I don’t feel that my understanding is horribly marred because he is pro Athenian and I don’t get the feeling he is trying to sell war bonds for Athens. The other part about notes and appendices I probably wouldn’t read them. I am enthused about the book. I want to learn more. I am not a professional trying to catch Kagan in an error. Apr 05, Linh rated it really liked it. Apr 20, Regina Lindsey rated it really liked it Shelves: The Peloponnesian War by Donald Kagan 4 Stars Most countries and its citizens make two mistakes when contemplating war.
Those are assumptions are 1 the war will unfold precisely in the way the proposed strategy dictates and 2 the war can be quickly won.
The Peloponnesian War
That is true today and it was true in BC. Approximately fifteen years into a tenuous thirty year peace treaty between Athens and Sparta, ,the hegemonic powers of Greece, war erupted. Athens held the upper hand on the seas. Understanding his city’s strengths and witnesses, Pericles, the most trusted kaagn in Athens, proposed a defensive strategy. Under Pericles the Athenians would concentrate its citizens behind the city’s walls and wait out the Spartans. However, plague erupted in Athens and with large numbers of people in close quarters conditions were ripe to make this a devastating event.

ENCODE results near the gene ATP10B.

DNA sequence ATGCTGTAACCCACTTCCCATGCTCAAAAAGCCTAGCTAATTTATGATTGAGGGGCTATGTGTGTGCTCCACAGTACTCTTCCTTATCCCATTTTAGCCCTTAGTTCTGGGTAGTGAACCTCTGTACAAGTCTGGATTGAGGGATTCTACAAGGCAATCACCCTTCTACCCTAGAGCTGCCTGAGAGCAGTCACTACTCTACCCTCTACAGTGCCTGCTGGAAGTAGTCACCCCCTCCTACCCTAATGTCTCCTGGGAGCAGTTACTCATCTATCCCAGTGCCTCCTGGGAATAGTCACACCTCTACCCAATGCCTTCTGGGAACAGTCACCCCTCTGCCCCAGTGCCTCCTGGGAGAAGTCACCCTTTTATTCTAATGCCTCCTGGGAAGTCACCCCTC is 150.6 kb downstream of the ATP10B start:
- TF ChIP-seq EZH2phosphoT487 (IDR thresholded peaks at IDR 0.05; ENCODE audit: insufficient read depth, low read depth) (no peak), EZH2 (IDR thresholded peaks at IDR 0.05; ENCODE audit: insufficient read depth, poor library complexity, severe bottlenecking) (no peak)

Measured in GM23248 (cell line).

Ironically, Pericles succumbed to the disease and Athens was left with a vacuum in leadership at a time that three distinct camps had formed over the war’s strategy. What was to be a short war turned into almost three decades of war, a shifting political landscape for Athens, and the decline of Athenian prominence. For my formal studies we were required to have one modern and one ancient area of focus. My ancient area of focus was ancient Greece.
I will admit I’ve always struggled reading or studying the Peloponnesian War. I think the main reasons for that are pelo;onnesian it is such a prolonged war and 2 the layout of the cities involved.
I’ve never had a good mental math and some of the choices in wwr just don’t seem logical. But, Kagan does an excellent job providing an abundance of maps that provide the perfect balance of detail for the reader to follow. This is one of the best books I’ve read on this war in terms of readability. Kagan awr at his best when he is describing the politics behind the war.
His treatment of the oligarchic revolution, overturning democracy for a time, is concise yet thorough. Because the cities pre-Phillip of Macedon are so different many people express a particular affinity for one city-state over another. I admit up front, I’m an Athenian girl. I adore the Athenians. So, my one complaint is that he is incredibly biased towards the motivation behind the Athenians.
Yes, it was utterly amazing that the Athenians lasted as long as they did, but there were some real missteps in their execution of the war. Rather than analyze those thoroughly, Kagan defends their rationale. For this, and the lack on notes, I couldn’t give it five stars.